Another has chosen not to communicate since that late-night phone call a few weeks ago where we finally were pushed against the boundaries we'd had to set -- for our sake, and for hers, although I'm sure it doesn't feel like that to her. We don't know the outcome of that crisis, and yes, it is cause for ice weasel parties. Her cell phone is not working. We've written a letter to her last address. We believe she will be okay because she is resourceful, street-smart, and has experience and credentials to find a decent job. But not knowing is hard. We love her too. We believe she knows that deep down. And we believe she will call us when she is on her feet.

The third is the one that has me completely at a loss to understand what is going on. She is a beautiful, competent, talented young woman who has owned her own business, bought and fixed up a house, gathered a following of fans for her work. And she's battling depression now, possibly more, and she's not talking to me nor her dad. I found out this weekend that she moved to a new place a few weeks ago and that she is working. But not from her lips. Not from her fingertips via e-mail, or even snail mail. Just silence.

We saw her just about six weeks ago, and while all was not well, it was a wonderful visit, and we talked openly and candidly, and she seemed to miss me as much as I do her. I've talked with her only a few times since, and received an e-mail three weeks ago -- and then nothing. She has removed herself from a very toxic work situation -- yay for her! -- but I have many, many fears -- most of which have only a tenuous foundation. For instance, I wonder if she continued health insurance, and if she's still on meds. And if not, what effect is it having? Where is she working (I know she's working in a restaurant -- but I've only found that out in the last couple of days)? How is she feeling? Does she feel secure with her roommate? Does she have enough to eat? Does she feel secure at ALL? IS SHE OKAY!!!!???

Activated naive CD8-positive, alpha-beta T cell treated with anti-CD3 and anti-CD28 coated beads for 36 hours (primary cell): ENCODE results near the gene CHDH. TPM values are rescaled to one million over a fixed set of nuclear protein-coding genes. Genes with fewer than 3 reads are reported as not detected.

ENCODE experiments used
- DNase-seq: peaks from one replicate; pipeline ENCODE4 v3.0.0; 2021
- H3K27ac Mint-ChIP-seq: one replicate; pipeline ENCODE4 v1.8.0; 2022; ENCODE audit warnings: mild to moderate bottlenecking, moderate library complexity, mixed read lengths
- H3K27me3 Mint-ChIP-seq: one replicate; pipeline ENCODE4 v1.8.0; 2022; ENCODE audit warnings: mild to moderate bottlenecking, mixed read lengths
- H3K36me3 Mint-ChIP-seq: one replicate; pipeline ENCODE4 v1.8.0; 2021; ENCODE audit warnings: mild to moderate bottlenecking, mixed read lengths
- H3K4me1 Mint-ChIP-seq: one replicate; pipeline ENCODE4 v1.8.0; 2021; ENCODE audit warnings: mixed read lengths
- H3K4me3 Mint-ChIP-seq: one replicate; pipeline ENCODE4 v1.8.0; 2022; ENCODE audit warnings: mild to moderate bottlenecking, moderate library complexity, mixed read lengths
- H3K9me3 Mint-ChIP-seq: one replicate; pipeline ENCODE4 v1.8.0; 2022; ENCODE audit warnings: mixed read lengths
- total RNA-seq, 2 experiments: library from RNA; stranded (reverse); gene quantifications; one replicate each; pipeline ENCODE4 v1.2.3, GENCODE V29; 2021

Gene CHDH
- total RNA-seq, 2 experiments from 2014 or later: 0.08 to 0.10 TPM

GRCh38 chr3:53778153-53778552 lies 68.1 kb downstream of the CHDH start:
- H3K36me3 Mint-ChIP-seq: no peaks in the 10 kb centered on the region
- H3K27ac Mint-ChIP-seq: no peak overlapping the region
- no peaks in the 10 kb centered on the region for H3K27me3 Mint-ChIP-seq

and why. Why, oh why, is she so reluctant to call me and tell me? To talk to me? Or her dad?

So last night the ice weasels had a party. I knew the invitations were out, but I wasn't sure when it would take place. jAnd they partied hearty until -- oh -- I stopped looking at the clock after 2 a.m.

And I realized that while I know how to deal with physical illness or many other life issues, I have no clue what to do with major depression issues, or similar personality disorders. I know enough to know that it varies wildly from person to person, that I mustn't take it personally and that I neither caused it nor can fix it. I don't know whether to give her space and write notes (I don't know if she checks e-mail -- I've been sending those, but also have done snail mail card -- all just supportive generalities), or to call her now that I have her phone, to let her come to me or to go to her, to just show up at her door, or what.

And the ice weasels considered all of those last night, in addition to a whole darker side that I don't want to even consider talking about. They danced around all of it. Made up new angles that I hadn't thought of. Partied hearty until I finally -- finally -- fell asleep.

And I guess that's what I needed to get out, hm.

I'm sure I'm not done with this topic. I have more questions than answers -- and I also have enough sense not to bombard any of them with questions, but to work on patience to allow them to tell me what they need to say at their own pace. So the other lesson here -- AGAIN -- is patience. My never-done, never-completedly-learned life lesson.


May your ice weasels go into hibernation for a very long time.